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BY CAROLE BATCHELOR


ASK THE EXPERTS


QMy husband died last year. Our 11-year-old daughter


has started getting angry when people talk about him and upset when they ask how she’s doing. Is this normal?


A


It may surprise you to learn just how normal your daughter’s reaction is,


especially when asked how she’s getting on. If people weren’t generally so polite in response to the question ‘How are you doing?’ many would scream, ‘How do you think?! My Father died!’ I would guess that your daughter has


probably had her feelings rebuffed before. For example, if someone asked how she was and she responded honestly, she may have heard in reply something like ‘Don’t be upset – your Dad wouldn’t want that’, or similar. It doesn’t take many times of having your honest feelings slapped down, to learn to dislike questions about how you feel. I’d suggest contacting the school to see


if they can encourage staff to ask ‘What’s happening with you today?’ instead of ‘How are you?’ which can be viewed as interrogative. If your daughter chooses to answer with information about her feelings about her Dad, a good response could start with ‘I can’t imagine what it’s been like for you’. There’s something about the word ‘imagine’ which makes the statement softer and less intrusive. It tells the griever that you will not judge them for their answer. I suggest reading When Children Grieve by John W James – this should help you talk to her safely.


QMy partner and I split up A six months ago, and he is


still actively involved with our children, but our six-year-old son has recently started wetting the bed – could this be connected?


Grief is the normal and natural reaction to loss of any kind. And while


your son may see their dad regularly, it’s safe to assume that familiar routines have dramatically changed over the last six  feelings following a change to or end of a familiar pattern of behaviour. So yes, this is normal following a relationship breakdown. In a crisis we often revert to old behaviours.


  


I’m guessing that your son stopped bed- wetting some time ago but since all the changes in his life he’s reverted to that old  son is not to get upset with him or scold or judge him in any way. He’s probably already embarrassed by what is happening, so he needs as much safety and support as he can get from you. Give him some time to adapt to the changes but if the bedwetting persists, speak to your GP.


QMy dad died last year and my son keeps asking if he


can catch a plane to heaven to see him – what should I tell him?


A


Young minds are very impressionable and take things they hear very literally.


Whether you see heaven as an actual place or think of it in a metaphorical sense, we can assure you that your little one thinks of it as a real place. The younger children are, the harder it is for them to understand metaphors and euphemisms. The classic example of a euphemism confusing children is when they are told that ‘Granddad has gone to sleep’.  to sleep in case they can’t wake up again! Most people allude to heaven being up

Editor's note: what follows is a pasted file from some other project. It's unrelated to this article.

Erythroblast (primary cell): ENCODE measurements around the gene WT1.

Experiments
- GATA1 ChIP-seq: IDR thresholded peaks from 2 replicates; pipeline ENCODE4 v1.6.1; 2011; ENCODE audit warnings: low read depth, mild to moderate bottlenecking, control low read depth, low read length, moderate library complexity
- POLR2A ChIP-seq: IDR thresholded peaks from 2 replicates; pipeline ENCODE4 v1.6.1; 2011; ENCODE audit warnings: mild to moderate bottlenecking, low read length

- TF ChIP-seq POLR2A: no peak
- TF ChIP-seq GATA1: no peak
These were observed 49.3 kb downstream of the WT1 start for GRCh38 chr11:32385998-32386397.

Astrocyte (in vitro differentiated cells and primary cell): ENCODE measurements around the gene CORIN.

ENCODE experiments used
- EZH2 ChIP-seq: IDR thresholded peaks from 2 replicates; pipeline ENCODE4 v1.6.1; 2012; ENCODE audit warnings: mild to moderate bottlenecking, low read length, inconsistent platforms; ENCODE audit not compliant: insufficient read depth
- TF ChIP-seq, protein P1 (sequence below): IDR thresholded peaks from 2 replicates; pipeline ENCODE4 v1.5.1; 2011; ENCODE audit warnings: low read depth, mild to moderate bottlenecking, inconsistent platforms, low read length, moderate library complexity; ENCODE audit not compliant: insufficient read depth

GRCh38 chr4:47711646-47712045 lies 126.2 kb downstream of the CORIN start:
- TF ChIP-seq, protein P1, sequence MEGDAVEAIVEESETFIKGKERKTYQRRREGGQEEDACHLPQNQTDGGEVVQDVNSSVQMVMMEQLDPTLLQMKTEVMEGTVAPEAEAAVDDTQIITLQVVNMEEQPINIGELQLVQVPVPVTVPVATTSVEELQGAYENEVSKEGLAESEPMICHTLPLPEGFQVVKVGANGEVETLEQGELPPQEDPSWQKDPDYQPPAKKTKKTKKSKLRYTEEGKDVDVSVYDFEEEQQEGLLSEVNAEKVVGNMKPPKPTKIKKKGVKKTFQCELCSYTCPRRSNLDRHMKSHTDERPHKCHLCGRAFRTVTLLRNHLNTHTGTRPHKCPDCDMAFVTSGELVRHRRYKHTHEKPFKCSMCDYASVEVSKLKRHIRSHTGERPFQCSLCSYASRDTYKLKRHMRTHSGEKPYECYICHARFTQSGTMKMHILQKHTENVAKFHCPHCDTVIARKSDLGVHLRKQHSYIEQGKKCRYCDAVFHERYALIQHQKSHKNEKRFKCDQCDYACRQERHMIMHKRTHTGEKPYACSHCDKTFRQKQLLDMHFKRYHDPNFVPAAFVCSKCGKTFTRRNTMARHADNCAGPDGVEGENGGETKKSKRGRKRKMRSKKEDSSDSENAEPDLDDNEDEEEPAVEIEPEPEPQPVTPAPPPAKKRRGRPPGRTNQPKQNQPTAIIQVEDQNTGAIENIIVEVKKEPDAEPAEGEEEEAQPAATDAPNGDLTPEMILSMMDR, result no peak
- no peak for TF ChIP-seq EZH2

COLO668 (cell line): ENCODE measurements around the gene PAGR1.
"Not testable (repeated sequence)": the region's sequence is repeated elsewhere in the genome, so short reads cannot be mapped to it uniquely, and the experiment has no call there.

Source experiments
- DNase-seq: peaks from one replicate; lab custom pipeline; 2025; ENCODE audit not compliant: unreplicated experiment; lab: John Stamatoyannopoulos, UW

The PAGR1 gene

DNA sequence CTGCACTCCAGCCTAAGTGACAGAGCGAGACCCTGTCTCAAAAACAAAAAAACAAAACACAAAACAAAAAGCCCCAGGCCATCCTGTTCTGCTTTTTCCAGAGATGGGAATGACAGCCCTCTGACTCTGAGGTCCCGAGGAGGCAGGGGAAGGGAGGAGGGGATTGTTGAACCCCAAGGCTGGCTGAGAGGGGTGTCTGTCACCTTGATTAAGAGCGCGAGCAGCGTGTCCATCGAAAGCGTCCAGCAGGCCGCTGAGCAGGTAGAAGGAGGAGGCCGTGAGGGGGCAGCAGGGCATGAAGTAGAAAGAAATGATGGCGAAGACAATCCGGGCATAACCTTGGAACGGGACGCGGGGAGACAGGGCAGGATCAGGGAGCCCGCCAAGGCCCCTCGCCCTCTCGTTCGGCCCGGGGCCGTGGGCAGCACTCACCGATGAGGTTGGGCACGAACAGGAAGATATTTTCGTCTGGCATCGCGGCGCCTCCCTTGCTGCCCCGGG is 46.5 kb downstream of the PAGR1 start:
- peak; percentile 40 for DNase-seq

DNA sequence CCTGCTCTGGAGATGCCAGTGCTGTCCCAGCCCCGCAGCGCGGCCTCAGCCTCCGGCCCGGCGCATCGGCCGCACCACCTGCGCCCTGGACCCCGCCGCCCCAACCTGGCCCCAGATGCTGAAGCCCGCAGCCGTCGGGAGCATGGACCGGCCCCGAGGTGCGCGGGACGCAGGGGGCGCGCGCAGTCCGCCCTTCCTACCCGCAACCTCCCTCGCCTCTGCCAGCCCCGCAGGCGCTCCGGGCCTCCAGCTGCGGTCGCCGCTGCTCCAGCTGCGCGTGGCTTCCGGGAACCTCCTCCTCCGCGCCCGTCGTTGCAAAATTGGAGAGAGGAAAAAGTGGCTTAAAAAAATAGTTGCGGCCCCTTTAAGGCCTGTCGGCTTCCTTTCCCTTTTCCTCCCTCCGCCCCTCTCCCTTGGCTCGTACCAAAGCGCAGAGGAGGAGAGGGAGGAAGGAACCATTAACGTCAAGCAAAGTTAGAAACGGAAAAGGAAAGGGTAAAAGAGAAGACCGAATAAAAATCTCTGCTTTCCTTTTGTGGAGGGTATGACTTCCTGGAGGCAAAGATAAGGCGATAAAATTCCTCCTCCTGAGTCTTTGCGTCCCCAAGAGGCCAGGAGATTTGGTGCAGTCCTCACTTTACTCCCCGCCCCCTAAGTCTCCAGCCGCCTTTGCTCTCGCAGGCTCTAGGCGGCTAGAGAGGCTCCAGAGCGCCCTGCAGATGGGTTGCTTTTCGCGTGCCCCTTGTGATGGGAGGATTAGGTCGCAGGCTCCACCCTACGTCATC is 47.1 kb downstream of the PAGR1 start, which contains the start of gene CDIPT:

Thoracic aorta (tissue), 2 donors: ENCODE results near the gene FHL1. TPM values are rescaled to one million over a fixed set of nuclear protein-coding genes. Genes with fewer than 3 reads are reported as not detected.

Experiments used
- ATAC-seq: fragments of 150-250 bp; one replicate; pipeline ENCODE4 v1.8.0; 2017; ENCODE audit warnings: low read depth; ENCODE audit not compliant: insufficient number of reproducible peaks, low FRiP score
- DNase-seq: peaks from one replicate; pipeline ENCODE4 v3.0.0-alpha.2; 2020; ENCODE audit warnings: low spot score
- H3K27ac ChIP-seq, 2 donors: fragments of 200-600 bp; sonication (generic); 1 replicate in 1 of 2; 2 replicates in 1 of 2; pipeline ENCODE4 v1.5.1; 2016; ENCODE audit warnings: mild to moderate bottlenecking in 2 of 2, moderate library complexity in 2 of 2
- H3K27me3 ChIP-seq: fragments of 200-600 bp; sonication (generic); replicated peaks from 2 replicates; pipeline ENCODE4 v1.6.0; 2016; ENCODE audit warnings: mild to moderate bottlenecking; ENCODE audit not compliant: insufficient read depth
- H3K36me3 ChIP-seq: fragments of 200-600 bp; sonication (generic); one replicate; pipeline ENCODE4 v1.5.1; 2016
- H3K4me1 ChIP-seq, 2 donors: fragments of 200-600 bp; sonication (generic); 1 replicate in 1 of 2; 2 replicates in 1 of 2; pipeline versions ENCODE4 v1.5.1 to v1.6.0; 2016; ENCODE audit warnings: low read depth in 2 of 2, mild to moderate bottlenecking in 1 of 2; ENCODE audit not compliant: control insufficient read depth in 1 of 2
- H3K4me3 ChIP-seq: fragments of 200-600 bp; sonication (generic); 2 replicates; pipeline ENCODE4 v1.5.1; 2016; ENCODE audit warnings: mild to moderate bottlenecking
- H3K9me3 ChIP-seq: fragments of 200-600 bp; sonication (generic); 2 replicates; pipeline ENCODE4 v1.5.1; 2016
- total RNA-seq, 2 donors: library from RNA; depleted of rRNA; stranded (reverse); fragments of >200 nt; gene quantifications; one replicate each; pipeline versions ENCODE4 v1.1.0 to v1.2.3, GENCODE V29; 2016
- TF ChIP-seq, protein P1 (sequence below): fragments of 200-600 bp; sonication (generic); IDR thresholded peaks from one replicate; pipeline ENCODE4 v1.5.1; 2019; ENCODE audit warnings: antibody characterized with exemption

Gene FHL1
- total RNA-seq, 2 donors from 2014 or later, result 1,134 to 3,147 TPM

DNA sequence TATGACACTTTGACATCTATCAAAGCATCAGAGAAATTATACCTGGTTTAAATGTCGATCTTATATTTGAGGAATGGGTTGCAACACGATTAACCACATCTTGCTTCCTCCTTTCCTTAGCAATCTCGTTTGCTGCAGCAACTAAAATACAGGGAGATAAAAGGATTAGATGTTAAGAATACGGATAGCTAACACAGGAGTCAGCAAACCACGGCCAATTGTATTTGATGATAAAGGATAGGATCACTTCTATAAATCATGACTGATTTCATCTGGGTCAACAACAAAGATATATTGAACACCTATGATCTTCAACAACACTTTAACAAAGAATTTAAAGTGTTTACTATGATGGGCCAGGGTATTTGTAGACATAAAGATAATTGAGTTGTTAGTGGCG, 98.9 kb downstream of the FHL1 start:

above. Small children take that very literally. This is tricky territory because whatever your


At some point all of us will


have to support our children through grief, loss or divorce. So how can we prepare for this difficult topic? Carole Batchelor explains...


religion, you probably hold your beliefs very strongly. So how do you communicate those beliefs to your children without confusing them? For the most part the answer lies in making sure one key phrase is included in your communications: in answer to the question ‘Where’s Granddad?’, the key response must be ‘Granddad has died’. This can be followed up with ‘Granddad went to heaven’, but it is critical that ‘Granddad died’  has gone to heaven,’ your child will hear that and want to go there and you may have a hard time explaining that we can’t go there because we aren’t dead. Remember children are very literal; you are liable to get a barrage of questions. Answer each one in turn honestly and with clear language, avoiding any confusing metaphors.


QA family at our school lost their Mum last month. My


daughter came home asking if I was going to die. Could the school have let parents know so that we could have been better prepared?


A


It is in the best interests of the bereaved family that staff, children and other


parents are aware of what is going on so that the best possible support can be provided. I would recommend that schools take the lead in this type of situation and suggest that a communication/support plan be given to the family for them to agree, rather than expect them to think about having to deal with this in the midst of their pain. This is a common situation that all schools


should prepare for in advance. If in doubt Grief Recovery (UK) offers training for schools called ‘Helping Children Deal with Loss’. Parents or teachers who wish to be When Children Grieve by John W James helpful.


About our expert...


    griefrecoverymethod.co.uk  editorial@pta.co.uk


pta.co.uk SUMMER 2015 57


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